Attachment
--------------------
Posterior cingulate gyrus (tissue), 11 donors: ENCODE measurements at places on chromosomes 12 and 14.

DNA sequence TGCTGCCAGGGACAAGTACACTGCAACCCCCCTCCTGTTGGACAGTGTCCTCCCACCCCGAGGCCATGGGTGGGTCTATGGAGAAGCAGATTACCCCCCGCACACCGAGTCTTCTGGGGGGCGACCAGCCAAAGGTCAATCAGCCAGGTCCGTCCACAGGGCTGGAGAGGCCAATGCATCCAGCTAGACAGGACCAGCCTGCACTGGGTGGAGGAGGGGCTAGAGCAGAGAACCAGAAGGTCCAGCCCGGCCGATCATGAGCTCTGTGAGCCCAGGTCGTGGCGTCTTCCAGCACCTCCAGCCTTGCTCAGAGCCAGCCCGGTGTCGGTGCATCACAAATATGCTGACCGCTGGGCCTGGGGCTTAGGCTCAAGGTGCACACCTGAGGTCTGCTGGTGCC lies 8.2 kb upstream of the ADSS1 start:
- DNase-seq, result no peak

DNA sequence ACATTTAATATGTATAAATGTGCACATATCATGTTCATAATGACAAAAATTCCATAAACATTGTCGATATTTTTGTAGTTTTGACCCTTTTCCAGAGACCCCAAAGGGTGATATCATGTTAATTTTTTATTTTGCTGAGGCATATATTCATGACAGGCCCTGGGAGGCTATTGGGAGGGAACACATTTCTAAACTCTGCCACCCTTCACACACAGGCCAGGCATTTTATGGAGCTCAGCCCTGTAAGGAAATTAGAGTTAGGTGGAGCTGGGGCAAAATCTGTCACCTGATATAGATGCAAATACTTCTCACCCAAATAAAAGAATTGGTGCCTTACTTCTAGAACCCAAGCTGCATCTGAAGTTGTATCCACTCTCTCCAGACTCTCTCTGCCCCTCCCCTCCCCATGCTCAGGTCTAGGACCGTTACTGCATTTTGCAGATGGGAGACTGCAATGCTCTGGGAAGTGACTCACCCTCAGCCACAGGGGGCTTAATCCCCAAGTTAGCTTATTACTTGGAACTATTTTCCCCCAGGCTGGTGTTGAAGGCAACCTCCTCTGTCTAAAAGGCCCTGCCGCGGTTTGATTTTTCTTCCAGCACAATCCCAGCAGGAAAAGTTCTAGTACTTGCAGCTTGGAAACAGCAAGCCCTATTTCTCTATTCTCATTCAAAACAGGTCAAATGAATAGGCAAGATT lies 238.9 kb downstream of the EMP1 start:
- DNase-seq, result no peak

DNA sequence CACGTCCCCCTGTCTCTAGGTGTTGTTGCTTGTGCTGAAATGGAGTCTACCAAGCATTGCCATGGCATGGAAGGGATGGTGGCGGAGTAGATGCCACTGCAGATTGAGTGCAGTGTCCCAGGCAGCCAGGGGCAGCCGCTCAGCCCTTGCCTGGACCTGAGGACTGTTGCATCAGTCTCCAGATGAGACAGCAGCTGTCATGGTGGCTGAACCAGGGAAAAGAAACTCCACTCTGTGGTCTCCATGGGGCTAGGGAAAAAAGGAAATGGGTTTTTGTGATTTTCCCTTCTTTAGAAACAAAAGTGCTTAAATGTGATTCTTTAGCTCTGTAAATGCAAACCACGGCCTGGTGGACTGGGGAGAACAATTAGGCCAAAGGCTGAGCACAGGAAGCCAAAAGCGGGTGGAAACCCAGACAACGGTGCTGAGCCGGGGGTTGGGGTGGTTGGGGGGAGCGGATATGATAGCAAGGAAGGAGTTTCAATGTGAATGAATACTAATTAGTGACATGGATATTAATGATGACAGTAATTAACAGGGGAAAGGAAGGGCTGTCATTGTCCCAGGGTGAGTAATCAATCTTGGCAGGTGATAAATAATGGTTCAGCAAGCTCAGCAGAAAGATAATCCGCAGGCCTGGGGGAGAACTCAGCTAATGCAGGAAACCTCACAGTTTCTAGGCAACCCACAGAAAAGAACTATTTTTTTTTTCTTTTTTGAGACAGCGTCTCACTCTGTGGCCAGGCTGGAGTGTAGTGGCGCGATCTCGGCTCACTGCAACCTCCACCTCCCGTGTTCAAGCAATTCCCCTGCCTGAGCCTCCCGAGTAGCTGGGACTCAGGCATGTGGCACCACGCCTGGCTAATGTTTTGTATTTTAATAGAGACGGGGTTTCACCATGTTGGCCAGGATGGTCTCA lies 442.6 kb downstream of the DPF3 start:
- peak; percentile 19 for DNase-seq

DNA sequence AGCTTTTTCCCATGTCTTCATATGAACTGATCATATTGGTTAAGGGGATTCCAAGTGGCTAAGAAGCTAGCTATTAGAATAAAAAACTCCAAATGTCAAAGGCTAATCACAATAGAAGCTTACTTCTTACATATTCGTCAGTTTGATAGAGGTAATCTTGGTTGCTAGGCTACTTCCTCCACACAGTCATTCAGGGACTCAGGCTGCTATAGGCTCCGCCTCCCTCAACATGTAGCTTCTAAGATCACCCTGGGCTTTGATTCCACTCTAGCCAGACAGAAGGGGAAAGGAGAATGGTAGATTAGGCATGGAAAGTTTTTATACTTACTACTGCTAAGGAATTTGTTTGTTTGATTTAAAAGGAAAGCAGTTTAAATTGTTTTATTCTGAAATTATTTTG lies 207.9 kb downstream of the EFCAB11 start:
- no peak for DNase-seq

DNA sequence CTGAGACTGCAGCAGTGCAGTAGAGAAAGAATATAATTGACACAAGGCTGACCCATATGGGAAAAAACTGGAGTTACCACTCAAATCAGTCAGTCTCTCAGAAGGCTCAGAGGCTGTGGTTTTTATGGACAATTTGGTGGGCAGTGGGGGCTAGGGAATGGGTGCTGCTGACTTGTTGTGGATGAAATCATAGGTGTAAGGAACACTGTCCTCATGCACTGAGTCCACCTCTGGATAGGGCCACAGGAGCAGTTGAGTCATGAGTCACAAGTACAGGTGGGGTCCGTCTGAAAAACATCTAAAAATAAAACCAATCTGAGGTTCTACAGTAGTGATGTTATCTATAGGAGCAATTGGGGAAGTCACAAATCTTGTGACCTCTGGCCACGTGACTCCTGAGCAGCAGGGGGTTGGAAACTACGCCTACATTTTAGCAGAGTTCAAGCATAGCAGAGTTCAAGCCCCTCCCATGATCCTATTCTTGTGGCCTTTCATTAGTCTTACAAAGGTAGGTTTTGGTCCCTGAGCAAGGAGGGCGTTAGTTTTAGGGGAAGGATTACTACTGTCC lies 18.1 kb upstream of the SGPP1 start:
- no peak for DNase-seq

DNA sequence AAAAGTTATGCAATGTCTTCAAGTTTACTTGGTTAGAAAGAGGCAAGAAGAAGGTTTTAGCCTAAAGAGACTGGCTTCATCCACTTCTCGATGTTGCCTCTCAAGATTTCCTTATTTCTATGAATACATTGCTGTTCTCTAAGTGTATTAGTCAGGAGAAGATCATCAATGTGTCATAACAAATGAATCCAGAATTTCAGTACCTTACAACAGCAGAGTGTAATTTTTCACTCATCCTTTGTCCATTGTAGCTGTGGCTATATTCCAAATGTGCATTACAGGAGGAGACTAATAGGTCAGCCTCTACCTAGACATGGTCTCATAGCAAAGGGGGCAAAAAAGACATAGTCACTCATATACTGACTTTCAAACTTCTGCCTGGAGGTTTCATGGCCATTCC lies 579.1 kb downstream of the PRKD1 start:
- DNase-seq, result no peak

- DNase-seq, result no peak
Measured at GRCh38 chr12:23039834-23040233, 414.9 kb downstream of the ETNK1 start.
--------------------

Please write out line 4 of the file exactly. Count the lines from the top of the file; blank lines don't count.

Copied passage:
DNA sequence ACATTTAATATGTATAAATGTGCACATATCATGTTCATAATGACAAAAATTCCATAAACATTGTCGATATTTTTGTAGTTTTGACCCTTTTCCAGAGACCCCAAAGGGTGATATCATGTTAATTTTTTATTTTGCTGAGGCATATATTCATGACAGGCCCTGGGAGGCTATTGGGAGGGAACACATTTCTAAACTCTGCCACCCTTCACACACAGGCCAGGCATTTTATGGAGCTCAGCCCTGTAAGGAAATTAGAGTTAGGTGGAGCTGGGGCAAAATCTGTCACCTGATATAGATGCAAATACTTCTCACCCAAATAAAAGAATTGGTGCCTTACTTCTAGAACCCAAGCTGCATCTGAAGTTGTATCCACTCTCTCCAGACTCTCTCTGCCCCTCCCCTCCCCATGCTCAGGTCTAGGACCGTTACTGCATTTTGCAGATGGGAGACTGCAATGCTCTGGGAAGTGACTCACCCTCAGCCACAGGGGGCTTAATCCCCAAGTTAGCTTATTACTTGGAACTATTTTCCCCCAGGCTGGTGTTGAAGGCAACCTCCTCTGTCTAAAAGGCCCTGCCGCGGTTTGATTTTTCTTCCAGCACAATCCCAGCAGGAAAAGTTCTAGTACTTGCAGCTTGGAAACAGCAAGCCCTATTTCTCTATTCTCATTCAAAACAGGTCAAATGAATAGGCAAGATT lies 238.9 kb downstream of the EMP1 start: